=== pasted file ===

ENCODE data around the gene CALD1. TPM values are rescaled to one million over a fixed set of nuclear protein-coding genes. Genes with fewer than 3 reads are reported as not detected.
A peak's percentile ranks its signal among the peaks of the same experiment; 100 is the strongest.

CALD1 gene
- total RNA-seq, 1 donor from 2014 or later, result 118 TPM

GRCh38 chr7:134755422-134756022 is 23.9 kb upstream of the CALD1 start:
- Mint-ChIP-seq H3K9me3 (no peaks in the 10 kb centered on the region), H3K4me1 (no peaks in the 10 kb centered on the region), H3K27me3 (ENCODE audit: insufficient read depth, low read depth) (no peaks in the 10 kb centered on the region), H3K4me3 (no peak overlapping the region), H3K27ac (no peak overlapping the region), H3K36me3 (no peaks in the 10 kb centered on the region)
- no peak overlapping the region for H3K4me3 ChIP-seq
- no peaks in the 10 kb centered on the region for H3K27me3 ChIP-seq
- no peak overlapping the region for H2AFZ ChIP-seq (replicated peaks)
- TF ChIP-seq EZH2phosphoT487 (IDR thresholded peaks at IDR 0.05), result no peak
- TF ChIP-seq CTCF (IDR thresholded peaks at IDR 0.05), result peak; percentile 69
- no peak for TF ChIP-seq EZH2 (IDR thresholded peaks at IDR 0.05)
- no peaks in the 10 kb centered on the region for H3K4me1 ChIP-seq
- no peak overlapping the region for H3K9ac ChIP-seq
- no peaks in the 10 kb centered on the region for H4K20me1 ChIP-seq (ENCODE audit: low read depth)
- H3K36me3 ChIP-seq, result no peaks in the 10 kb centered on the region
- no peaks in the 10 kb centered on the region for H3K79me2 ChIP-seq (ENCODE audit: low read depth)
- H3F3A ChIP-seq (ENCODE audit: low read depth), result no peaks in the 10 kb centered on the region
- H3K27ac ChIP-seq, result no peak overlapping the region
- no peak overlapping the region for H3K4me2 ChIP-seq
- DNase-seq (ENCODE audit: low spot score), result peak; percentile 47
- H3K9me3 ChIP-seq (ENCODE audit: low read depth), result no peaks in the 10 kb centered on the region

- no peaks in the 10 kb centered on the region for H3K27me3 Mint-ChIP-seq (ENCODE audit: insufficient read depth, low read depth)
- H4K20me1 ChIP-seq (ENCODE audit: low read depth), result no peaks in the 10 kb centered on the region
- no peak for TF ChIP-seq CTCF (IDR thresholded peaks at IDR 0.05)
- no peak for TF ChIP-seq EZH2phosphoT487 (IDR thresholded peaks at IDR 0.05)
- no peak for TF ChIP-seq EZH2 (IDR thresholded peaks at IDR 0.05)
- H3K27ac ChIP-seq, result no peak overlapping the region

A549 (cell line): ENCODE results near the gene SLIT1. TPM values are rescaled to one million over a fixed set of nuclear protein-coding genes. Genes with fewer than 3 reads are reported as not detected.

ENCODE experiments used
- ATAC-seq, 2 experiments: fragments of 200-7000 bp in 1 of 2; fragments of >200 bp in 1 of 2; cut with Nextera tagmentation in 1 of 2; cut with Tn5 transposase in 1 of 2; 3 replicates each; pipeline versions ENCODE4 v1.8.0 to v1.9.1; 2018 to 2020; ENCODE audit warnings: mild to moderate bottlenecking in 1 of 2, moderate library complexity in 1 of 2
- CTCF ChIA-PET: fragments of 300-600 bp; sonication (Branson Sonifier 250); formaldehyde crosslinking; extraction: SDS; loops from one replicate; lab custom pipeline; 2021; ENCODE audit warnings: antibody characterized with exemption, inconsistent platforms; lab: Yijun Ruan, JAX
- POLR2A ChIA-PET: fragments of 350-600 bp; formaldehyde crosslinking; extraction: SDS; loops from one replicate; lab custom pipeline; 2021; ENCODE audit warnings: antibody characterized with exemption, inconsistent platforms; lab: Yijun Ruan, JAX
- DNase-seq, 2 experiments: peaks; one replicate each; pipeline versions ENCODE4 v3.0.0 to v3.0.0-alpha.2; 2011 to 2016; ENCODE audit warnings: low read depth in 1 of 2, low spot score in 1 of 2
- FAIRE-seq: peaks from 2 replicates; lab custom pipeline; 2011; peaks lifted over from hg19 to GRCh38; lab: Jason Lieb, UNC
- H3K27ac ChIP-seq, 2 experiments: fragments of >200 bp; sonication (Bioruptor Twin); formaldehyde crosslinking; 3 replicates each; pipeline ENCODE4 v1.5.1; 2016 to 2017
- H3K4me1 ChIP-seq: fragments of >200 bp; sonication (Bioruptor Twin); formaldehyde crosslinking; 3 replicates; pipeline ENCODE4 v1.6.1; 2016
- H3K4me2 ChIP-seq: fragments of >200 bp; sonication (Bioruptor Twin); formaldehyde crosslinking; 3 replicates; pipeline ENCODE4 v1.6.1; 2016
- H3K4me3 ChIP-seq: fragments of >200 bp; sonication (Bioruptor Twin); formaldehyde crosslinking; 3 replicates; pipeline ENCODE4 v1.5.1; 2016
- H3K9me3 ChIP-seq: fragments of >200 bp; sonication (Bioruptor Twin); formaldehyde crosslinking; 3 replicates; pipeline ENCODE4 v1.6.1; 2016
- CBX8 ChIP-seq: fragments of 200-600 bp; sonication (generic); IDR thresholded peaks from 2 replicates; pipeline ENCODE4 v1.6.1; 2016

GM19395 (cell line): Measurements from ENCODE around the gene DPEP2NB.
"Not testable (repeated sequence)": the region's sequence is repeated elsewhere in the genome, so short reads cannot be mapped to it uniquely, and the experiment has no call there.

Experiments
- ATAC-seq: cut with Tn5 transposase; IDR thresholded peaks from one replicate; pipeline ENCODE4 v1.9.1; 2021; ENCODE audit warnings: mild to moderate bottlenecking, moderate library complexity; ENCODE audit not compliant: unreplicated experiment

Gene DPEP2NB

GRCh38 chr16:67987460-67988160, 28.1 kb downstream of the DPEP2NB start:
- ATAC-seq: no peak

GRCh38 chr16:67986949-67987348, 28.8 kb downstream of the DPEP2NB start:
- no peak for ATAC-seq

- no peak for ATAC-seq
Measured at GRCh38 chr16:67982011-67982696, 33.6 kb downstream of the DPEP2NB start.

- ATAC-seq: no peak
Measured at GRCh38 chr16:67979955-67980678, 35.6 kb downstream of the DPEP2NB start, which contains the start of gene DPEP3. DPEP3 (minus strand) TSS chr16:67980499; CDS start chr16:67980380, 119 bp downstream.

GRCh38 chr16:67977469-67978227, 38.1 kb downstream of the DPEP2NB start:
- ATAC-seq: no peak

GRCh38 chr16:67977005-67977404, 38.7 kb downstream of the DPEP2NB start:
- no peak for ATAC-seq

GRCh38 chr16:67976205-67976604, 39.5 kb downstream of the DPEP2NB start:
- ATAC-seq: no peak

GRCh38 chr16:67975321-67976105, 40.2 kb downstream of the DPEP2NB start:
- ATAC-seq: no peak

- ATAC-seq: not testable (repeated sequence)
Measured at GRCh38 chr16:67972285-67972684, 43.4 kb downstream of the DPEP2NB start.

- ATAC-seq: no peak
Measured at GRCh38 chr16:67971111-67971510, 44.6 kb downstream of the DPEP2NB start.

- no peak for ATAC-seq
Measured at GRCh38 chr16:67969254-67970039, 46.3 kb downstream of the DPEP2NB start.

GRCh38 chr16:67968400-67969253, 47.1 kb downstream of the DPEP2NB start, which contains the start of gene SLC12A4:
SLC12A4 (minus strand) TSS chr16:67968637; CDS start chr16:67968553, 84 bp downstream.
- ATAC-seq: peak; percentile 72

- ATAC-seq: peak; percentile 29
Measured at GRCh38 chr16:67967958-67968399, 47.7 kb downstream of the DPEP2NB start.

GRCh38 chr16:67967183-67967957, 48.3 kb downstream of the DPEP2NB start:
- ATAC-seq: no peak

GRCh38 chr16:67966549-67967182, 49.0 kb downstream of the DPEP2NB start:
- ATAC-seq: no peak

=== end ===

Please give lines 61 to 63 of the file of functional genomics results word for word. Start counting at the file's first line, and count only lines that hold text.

GRCh38 chr16:67975321-67976105, 40.2 kb downstream of the DPEP2NB start:
- ATAC-seq: no peak

- ATAC-seq: not testable (repeated sequence)